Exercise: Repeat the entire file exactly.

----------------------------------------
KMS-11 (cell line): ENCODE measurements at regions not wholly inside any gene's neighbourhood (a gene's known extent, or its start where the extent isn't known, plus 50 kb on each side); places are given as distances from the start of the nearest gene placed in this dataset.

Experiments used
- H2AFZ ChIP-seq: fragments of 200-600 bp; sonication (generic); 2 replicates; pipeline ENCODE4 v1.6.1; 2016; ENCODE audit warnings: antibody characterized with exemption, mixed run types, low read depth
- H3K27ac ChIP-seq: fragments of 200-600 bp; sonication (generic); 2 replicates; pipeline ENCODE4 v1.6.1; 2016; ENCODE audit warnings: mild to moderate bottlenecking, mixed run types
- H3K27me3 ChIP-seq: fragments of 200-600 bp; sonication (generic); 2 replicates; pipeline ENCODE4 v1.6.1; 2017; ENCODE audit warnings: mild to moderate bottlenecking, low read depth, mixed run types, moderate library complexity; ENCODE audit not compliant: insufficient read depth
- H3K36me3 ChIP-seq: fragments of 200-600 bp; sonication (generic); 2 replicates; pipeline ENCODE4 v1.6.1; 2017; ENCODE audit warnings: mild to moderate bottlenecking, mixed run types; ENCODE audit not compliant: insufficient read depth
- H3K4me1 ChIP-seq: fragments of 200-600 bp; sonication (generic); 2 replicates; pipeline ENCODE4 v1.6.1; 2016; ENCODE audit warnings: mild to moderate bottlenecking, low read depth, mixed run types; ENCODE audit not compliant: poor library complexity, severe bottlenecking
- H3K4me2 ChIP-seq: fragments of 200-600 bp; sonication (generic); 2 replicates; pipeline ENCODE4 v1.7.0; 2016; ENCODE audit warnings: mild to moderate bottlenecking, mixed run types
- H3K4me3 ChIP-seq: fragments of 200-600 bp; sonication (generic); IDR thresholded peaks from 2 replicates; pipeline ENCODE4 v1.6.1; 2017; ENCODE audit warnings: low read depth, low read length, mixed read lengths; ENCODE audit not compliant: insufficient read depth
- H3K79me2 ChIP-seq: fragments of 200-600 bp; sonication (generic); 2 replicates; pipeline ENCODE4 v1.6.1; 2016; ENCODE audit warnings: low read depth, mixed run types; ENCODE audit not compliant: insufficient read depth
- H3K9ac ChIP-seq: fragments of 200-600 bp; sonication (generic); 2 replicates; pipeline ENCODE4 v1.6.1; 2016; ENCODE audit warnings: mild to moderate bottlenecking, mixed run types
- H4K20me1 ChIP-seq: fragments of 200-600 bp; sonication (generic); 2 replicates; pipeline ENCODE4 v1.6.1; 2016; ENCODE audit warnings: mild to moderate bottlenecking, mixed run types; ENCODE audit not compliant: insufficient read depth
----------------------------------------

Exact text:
KMS-11 (cell line): ENCODE measurements at regions not wholly inside any gene's neighbourhood (a gene's known extent, or its start where the extent isn't known, plus 50 kb on each side); places are given as distances from the start of the nearest gene placed in this dataset.

Experiments used
- H2AFZ ChIP-seq: fragments of 200-600 bp; sonication (generic); 2 replicates; pipeline ENCODE4 v1.6.1; 2016; ENCODE audit warnings: antibody characterized with exemption, mixed run types, low read depth
- H3K27ac ChIP-seq: fragments of 200-600 bp; sonication (generic); 2 replicates; pipeline ENCODE4 v1.6.1; 2016; ENCODE audit warnings: mild to moderate bottlenecking, mixed run types
- H3K27me3 ChIP-seq: fragments of 200-600 bp; sonication (generic); 2 replicates; pipeline ENCODE4 v1.6.1; 2017; ENCODE audit warnings: mild to moderate bottlenecking, low read depth, mixed run types, moderate library complexity; ENCODE audit not compliant: insufficient read depth
- H3K36me3 ChIP-seq: fragments of 200-600 bp; sonication (generic); 2 replicates; pipeline ENCODE4 v1.6.1; 2017; ENCODE audit warnings: mild to moderate bottlenecking, mixed run types; ENCODE audit not compliant: insufficient read depth
- H3K4me1 ChIP-seq: fragments of 200-600 bp; sonication (generic); 2 replicates; pipeline ENCODE4 v1.6.1; 2016; ENCODE audit warnings: mild to moderate bottlenecking, low read depth, mixed run types; ENCODE audit not compliant: poor library complexity, severe bottlenecking
- H3K4me2 ChIP-seq: fragments of 200-600 bp; sonication (generic); 2 replicates; pipeline ENCODE4 v1.7.0; 2016; ENCODE audit warnings: mild to moderate bottlenecking, mixed run types
- H3K4me3 ChIP-seq: fragments of 200-600 bp; sonication (generic); IDR thresholded peaks from 2 replicates; pipeline ENCODE4 v1.6.1; 2017; ENCODE audit warnings: low read depth, low read length, mixed read lengths; ENCODE audit not compliant: insufficient read depth
- H3K79me2 ChIP-seq: fragments of 200-600 bp; sonication (generic); 2 replicates; pipeline ENCODE4 v1.6.1; 2016; ENCODE audit warnings: low read depth, mixed run types; ENCODE audit not compliant: insufficient read depth
- H3K9ac ChIP-seq: fragments of 200-600 bp; sonication (generic); 2 replicates; pipeline ENCODE4 v1.6.1; 2016; ENCODE audit warnings: mild to moderate bottlenecking, mixed run types
- H4K20me1 ChIP-seq: fragments of 200-600 bp; sonication (generic); 2 replicates; pipeline ENCODE4 v1.6.1; 2016; ENCODE audit warnings: mild to moderate bottlenecking, mixed run types; ENCODE audit not compliant: insufficient read depth